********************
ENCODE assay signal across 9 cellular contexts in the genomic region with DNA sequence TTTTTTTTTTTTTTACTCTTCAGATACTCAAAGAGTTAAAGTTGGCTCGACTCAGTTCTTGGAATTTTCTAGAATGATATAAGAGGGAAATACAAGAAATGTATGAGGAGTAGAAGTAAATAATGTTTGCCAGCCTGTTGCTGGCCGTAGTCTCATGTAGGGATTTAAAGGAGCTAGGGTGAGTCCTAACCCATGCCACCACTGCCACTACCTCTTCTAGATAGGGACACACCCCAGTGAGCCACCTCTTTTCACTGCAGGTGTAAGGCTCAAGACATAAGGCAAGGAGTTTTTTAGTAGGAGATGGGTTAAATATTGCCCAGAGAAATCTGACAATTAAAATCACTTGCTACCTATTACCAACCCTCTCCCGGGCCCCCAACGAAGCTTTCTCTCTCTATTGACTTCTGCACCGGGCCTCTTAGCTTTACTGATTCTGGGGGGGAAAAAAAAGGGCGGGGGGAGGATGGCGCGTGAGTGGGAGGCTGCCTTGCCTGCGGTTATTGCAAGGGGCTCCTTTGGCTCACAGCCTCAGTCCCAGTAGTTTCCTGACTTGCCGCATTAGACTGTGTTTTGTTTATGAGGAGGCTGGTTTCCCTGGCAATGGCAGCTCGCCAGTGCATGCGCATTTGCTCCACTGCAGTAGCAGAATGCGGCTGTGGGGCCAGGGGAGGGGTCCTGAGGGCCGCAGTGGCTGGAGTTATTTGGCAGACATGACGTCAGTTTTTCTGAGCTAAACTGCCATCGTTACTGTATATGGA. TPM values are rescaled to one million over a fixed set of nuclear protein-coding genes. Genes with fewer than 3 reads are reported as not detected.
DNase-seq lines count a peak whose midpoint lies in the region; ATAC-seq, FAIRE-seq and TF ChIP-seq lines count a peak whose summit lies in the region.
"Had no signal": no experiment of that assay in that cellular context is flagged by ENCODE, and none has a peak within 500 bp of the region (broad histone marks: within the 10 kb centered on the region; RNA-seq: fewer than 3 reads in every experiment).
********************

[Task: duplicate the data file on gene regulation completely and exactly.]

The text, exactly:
ENCODE assay signal across 9 cellular contexts in the genomic region with DNA sequence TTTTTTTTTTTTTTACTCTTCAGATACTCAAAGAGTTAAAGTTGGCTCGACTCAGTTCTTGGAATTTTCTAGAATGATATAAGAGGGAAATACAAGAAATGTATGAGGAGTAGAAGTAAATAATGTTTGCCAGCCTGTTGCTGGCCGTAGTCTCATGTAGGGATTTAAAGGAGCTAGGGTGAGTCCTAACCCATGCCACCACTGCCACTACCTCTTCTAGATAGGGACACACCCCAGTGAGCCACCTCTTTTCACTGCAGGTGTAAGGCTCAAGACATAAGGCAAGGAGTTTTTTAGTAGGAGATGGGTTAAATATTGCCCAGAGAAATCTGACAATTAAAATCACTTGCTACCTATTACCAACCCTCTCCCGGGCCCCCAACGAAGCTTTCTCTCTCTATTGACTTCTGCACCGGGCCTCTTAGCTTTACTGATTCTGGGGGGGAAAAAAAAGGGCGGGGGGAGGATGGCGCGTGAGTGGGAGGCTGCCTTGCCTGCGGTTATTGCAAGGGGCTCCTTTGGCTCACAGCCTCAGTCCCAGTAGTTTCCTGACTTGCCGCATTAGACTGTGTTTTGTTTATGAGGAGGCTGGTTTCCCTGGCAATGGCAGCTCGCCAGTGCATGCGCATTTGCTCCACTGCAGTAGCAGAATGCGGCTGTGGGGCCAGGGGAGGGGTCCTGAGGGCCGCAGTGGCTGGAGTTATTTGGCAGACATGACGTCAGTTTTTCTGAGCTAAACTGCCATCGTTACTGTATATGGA. TPM values are rescaled to one million over a fixed set of nuclear protein-coding genes. Genes with fewer than 3 reads are reported as not detected.
DNase-seq lines count a peak whose midpoint lies in the region; ATAC-seq, FAIRE-seq and TF ChIP-seq lines count a peak whose summit lies in the region.
"Had no signal": no experiment of that assay in that cellular context is flagged by ENCODE, and none has a peak within 500 bp of the region (broad histone marks: within the 10 kb centered on the region; RNA-seq: fewer than 3 reads in every experiment).